Cold and snowy week ahead
Sunday, March 19, 2023
Chilly temperatures in the low teens and sunny skies are over the Steamboat Springs area at all elevations this Sunday mid-morning. Even though the first day of spring is tomorrow, the weather has other ideas as a series of wet and increasingly cold Pacific systems bring chances for snow for each day of the work week that will continue into next weekend.
Our gorgeous three day stretch of mid-winter-feeling weather this weekend ends in a dramatic fashion for the first day of astronomical spring, which occurs at 3:24 pm MDT on Monday during the vernal equinox, when the sun crosses over the equator for its northern hemisphere summer stay.
A very active weather pattern currently spans the entire Pacific ocean, with chunks of very cold air continually breaking away from Siberia and eventually mixing with relatively narrow but very wet atmospheric rivers from the subtropics.
A cold storm currently in the Gulf of Alaska has mixed with an atmospheric river near Hawaii, colloquially known as the Pineapple Express, and a wave of energy ejecting out of the storm is bringing another round of heavy precipitation to the Sierras. The wave will cross the Great Basin tonight, and we should see increasing clouds later today before precipitation breaks out during the day Monday over our area.
Winds at mountain-top level will shift to be from the current southwest direction to the west later Monday and eventually our favorable northwest direction overnight. While it is always tricky predicting snowfall in the generally unfavorable southwest flow thanks to winds downsloping off the Flat Tops and drying the atmosphere, 1-4” of snowfall is possible in the afternoon, with another 3-6” likely overnight at mid-mountain at the Steamboat Ski Resort.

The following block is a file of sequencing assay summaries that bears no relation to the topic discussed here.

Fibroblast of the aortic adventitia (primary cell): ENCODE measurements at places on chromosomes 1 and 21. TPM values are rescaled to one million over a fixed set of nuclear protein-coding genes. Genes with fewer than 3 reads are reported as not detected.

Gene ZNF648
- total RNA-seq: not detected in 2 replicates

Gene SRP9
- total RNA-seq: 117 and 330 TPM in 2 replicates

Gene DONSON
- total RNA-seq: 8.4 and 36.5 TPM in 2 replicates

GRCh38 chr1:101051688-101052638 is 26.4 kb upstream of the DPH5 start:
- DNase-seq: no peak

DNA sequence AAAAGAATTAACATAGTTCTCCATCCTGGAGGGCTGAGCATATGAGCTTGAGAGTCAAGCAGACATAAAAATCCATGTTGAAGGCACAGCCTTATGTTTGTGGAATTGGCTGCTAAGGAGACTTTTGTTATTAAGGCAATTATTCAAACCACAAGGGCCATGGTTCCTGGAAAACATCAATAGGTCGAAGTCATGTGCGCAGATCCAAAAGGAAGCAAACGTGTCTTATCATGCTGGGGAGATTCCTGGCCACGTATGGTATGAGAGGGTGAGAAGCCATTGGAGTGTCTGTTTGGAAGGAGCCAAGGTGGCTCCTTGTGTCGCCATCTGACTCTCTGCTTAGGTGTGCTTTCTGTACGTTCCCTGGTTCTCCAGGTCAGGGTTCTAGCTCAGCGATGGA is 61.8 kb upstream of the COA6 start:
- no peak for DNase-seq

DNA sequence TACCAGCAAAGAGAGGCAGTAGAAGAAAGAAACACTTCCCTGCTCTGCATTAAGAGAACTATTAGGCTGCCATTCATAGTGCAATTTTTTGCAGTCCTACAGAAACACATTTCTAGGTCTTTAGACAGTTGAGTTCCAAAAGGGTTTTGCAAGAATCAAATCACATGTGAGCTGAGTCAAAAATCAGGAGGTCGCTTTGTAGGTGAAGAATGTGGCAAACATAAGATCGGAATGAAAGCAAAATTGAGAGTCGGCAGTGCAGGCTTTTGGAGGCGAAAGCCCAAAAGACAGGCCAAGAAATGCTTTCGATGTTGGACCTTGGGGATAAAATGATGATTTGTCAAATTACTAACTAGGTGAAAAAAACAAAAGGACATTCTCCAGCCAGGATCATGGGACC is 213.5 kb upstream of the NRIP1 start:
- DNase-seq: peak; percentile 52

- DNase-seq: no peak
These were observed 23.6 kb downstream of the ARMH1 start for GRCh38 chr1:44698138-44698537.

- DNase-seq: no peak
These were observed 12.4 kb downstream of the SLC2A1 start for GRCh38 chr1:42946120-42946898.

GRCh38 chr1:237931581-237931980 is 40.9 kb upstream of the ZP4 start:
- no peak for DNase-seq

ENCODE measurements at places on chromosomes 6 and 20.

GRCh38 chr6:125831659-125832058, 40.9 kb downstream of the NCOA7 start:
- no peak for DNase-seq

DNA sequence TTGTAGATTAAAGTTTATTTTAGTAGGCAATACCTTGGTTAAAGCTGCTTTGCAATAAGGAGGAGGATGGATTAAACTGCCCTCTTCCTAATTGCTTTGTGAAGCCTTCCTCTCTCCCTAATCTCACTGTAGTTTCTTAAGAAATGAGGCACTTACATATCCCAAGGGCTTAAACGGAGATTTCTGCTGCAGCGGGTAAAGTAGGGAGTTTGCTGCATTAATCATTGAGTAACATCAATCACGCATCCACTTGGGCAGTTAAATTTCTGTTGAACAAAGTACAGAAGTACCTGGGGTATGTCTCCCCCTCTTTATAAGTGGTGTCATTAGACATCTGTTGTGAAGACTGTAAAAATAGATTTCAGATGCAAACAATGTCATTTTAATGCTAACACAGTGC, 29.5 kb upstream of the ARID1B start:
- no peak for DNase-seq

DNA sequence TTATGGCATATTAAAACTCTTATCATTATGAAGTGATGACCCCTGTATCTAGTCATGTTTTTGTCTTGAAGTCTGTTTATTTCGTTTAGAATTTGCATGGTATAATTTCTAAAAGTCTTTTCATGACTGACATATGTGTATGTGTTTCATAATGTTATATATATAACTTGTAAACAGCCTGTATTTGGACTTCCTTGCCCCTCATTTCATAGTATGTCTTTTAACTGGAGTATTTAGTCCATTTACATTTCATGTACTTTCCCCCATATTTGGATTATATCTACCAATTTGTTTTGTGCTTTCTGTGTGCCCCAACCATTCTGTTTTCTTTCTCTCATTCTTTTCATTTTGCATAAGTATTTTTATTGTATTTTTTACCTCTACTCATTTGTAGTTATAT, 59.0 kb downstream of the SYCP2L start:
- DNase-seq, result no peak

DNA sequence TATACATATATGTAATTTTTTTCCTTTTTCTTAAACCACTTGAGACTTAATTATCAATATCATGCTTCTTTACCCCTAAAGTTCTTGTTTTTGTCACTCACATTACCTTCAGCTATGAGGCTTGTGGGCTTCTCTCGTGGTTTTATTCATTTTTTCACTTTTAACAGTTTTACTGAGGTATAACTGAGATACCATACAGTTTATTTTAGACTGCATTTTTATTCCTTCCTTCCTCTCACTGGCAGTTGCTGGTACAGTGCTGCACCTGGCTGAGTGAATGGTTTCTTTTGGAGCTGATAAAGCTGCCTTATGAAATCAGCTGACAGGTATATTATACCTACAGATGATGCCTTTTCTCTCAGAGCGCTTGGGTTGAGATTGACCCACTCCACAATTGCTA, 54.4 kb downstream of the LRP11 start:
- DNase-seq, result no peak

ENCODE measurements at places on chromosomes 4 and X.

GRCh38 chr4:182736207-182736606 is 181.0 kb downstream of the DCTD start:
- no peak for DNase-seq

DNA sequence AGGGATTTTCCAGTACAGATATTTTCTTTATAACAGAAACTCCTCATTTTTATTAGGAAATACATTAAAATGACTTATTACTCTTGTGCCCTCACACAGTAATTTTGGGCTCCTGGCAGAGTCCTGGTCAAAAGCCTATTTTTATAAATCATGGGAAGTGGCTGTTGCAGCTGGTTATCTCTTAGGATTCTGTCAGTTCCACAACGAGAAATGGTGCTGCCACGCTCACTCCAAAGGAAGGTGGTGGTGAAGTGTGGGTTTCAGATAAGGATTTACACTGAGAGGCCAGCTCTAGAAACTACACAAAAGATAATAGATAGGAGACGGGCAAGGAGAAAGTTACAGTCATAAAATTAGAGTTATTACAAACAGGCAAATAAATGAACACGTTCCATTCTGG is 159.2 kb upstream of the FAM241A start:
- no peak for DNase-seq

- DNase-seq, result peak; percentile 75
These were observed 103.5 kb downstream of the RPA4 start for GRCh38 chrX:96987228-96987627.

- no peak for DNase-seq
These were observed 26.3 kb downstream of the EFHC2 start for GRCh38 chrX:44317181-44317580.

Snowfall should end for a short time during the day Tuesday behind the wave, and there may even be some sun ahead of the next more significant precipitation event on Wednesday. Another cold storm with Siberian origins currently east of Japan is forecast to cross the Dateline on Monday and force the Gulf of Alaska storm bodily eastward and across the central California coast on Tuesday.
More of the Pineapple Express is forecast to be incorporated into the storm which will eventually span the entire West by Thursday after energy either ejects out ahead of it or rotates around it. Right now, the most intense precipitation should be between Tuesday night and Wednesday afternoon, first in winds from the southwest and then the west if the center of the storm reforms over Wyoming Wednesday night as currently forecast.
I would expect 1-4” of snowfall at mid-mountain by the Wednesday morning report, with another 4-8” for the Thursday morning report. Cool and snow-showery weather looks to continue for the rest of the work week as that Japan storm eventually reaches the Pacific Northwest coast on Thursday and we see favorable cool, somewhat moist and unstable northwest flow between the incoming and departing storms.